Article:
Pay in the game industry varies. Don''t believe the joke that game programmers are paid less then there counterparts. Take a look at Software developer magazine they publish salary statistics once a year. Game programmers (unless they are lying) make similar wages. Of course, you could always send an email to a couple deveolper houses, and ask them what the average wage is.

Finally skills... I take it you''ve already got some good programming background? I''d suggest working at making a couple complete games. Then work on some really cool demos that show off your talent. You might as well create a portfollio as you go ;-)

Anyways, I hope I''ve provided the little insight I have.

~Michael Sikora

#6 Remnex   Members   -  Reputation: 122

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Posted 17 August 2001 - 08:11 PM

Calibur, I am SO sure you got offered a job like that. But, since I have never heard of a netowork company, I bet they hire young



------------------------------
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"Oh now wait a minute. Look I''ll show ya. I''ll enter the same calculations using what we like to call ''The Right Way''."

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#7 afransen   Members   -  Reputation: 122

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Posted 24 August 2001 - 05:02 PM

quote:
Original post by Anonymous Poster
Afransen, where about do you live in Ontairo?

I live in the Niagara Region, south of Toronto.

...but they won''t accept me until I''m at least in my OAC year, which is .... well, that''s another story.

You''re sixteen? OAC is being phased out for my year, so I presume you were in Grade Eleven for 2000/2001 and you will be entering Grade Twelve in a week and a half?

Every game programming postion I''ve ever seen wants you to have 1-5 years experience in the game industry and/or a publushed title. A CS or related degree is also usually a requirment. Besides, if you want to work in Ontario, you might need to take a job in *shudder* data bases or (even worse =) e-commerce. And those jobs are a dime a dozen if you have a degree.

That''s what I was afraid of. I know of an individual who got a job with EA in British Columbia. He graduated from University of Waterloo''s Computer Science program. I am not sure how truthful the individual was, as he claimed to be involved in design as well as programming (he was working on a sports game... NHL ''99, I believe) and also claimed to be very generously paid (going by the numbers you listed... he claimed over 100k Cdn., which I found suspect) but since I did not speak with him directly I was not certain (hence my post here).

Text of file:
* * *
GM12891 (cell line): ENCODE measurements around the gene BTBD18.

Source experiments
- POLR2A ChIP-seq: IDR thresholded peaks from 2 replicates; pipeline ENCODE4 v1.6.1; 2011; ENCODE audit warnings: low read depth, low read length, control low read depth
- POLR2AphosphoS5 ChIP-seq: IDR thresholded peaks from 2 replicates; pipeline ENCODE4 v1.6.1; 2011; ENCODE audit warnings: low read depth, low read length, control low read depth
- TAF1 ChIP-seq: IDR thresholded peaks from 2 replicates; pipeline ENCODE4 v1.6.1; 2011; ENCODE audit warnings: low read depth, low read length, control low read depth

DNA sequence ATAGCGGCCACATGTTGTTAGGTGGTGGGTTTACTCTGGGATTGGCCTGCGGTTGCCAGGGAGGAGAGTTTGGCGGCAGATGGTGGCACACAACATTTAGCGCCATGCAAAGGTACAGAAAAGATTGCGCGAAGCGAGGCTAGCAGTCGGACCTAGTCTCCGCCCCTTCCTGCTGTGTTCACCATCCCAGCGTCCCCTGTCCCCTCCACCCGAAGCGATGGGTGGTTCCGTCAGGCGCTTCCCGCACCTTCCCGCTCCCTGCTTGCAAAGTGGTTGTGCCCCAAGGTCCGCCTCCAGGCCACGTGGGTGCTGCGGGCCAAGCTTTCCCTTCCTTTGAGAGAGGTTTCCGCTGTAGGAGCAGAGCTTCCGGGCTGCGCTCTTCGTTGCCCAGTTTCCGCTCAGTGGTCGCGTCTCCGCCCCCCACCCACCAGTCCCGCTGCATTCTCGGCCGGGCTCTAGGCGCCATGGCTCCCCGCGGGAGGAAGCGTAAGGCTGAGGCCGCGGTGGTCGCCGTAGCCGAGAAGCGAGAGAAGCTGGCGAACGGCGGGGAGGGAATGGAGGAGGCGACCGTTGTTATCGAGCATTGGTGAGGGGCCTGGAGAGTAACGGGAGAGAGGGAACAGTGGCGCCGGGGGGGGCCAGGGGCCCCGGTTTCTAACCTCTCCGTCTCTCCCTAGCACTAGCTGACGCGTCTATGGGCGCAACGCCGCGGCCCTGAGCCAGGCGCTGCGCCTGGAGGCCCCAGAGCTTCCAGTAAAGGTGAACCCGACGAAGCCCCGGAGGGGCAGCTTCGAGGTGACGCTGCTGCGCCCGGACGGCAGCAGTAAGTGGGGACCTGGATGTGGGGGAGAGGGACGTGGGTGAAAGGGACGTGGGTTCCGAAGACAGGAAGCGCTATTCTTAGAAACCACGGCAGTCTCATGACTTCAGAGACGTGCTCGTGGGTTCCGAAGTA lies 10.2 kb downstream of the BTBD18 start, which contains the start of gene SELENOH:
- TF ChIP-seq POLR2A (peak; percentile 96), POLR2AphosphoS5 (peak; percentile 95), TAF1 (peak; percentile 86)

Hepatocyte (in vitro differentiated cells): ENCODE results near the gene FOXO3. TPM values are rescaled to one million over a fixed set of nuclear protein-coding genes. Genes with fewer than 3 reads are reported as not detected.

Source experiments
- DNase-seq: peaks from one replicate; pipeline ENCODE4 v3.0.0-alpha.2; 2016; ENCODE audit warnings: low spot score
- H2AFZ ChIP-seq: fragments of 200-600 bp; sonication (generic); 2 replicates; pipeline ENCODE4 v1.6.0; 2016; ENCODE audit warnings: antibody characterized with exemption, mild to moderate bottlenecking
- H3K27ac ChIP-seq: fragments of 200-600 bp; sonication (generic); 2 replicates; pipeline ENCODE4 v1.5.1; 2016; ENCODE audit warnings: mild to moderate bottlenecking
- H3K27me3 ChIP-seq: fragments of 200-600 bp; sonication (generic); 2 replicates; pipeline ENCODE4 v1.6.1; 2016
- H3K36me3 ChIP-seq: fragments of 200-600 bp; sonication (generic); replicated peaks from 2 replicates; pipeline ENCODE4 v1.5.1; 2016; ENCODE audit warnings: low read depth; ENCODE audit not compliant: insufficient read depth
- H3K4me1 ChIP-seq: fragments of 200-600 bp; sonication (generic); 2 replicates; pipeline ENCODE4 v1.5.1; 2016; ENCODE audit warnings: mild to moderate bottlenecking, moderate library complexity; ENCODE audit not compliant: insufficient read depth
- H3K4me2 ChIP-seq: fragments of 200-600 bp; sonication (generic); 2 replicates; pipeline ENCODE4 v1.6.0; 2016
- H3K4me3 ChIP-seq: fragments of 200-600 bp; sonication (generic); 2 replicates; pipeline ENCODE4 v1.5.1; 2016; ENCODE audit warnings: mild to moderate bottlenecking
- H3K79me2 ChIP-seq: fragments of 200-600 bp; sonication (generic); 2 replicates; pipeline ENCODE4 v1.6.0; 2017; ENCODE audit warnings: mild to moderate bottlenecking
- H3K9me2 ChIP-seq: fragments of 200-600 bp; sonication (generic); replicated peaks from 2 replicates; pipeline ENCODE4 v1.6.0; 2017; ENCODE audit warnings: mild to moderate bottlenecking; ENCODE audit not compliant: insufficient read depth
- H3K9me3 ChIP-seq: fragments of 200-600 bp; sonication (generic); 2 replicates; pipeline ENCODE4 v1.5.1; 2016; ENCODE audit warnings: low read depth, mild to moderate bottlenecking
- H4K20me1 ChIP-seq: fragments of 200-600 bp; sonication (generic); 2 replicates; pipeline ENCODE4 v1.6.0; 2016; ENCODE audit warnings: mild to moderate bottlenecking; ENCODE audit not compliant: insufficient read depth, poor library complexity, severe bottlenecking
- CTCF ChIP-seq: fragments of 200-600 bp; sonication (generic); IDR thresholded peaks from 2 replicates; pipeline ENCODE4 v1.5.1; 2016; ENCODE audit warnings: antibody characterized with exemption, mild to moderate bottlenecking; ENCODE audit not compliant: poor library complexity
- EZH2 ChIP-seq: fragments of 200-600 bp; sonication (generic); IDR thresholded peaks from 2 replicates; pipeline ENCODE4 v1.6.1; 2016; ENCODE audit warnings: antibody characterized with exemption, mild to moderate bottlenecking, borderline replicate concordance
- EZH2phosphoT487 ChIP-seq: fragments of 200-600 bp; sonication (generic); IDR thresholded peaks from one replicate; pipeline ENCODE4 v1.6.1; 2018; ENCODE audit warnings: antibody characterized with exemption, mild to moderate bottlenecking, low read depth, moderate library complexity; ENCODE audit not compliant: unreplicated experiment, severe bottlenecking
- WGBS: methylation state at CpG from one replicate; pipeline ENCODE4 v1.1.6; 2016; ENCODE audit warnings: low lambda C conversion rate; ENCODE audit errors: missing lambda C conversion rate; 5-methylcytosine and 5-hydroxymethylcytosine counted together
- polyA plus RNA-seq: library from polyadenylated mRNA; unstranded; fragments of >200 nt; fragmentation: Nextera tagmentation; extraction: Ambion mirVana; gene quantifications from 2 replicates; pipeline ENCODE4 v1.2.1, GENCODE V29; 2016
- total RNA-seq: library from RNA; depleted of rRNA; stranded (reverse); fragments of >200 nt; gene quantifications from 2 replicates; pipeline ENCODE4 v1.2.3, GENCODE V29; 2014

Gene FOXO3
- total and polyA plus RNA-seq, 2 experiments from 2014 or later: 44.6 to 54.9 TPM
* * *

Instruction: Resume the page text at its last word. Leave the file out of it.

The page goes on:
Waterloo has a reputation, but then again, so does MIT. Is your average above 90? Waterloo is out to keep it''s reputation =)

Yes. I would imagine they don''t get too many applicants that way, though. Since I will be graduating during the so-called "double-cohort" entry requirements will be even more demanding. I find a minimum average in the 90''s% to be a bit unusual. Are you certain of this?

Pay in the game industry varies. Don''t believe the joke that game programmers are paid less then there counterparts. Take a look at Software developer magazine they publish salary statistics once a year. Game programmers (unless they are lying) make similar wages. Of course, you could always send an email to a couple deveolper houses, and ask them what the average wage is.

I will do that, thanks.

Finally skills... I take it you''ve already got some good programming background? I''d suggest working at making a couple complete games. Then work on some really cool demos that show off your talent. You might as well create a portfollio as you go ;-)

Yes and no. I have been fooling around with C++ and Basic... is there anything else you would recommend learning?

Anyways, I hope I''ve provided the little insight I have.

I am just wondering if there is somewhere else that would be more appropriate than Waterloo given the field of work I want to join.


Thank you for your time.



~Michael Sikora




#8 Drizzt DoUrden   Members   -  Reputation: 100

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Posted 24 August 2001 - 05:12 PM

I also asked a question quite like this and was told that going solo is bad. What you should do is realy alot of books on C++ and OpenGL/Direct X and go to school for it, then build acouple games for a portfolio. I read this is a interview of gamedevelopers book so im sure its right. Then you should go to a company who is hiring, and give them your portfolio, your background with programming(like school) and your resume.